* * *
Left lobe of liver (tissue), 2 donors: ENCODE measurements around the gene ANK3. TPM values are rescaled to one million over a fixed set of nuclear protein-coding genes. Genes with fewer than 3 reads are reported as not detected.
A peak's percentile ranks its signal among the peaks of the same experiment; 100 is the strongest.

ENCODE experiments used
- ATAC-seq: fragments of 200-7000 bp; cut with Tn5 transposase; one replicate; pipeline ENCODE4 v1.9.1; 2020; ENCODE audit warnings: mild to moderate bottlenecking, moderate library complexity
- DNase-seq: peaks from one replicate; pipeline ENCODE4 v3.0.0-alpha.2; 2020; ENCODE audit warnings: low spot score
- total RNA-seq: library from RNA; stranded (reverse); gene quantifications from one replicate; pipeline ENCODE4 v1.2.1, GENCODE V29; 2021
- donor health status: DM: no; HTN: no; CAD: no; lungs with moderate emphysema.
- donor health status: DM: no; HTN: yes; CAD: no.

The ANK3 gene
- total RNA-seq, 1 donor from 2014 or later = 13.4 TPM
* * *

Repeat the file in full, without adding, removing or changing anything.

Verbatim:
Left lobe of liver (tissue), 2 donors: ENCODE measurements around the gene ANK3. TPM values are rescaled to one million over a fixed set of nuclear protein-coding genes. Genes with fewer than 3 reads are reported as not detected.
A peak's percentile ranks its signal among the peaks of the same experiment; 100 is the strongest.

ENCODE experiments used
- ATAC-seq: fragments of 200-7000 bp; cut with Tn5 transposase; one replicate; pipeline ENCODE4 v1.9.1; 2020; ENCODE audit warnings: mild to moderate bottlenecking, moderate library complexity
- DNase-seq: peaks from one replicate; pipeline ENCODE4 v3.0.0-alpha.2; 2020; ENCODE audit warnings: low spot score
- total RNA-seq: library from RNA; stranded (reverse); gene quantifications from one replicate; pipeline ENCODE4 v1.2.1, GENCODE V29; 2021
- donor health status: DM: no; HTN: no; CAD: no; lungs with moderate emphysema.
- donor health status: DM: no; HTN: yes; CAD: no.

The ANK3 gene
- total RNA-seq, 1 donor from 2014 or later = 13.4 TPM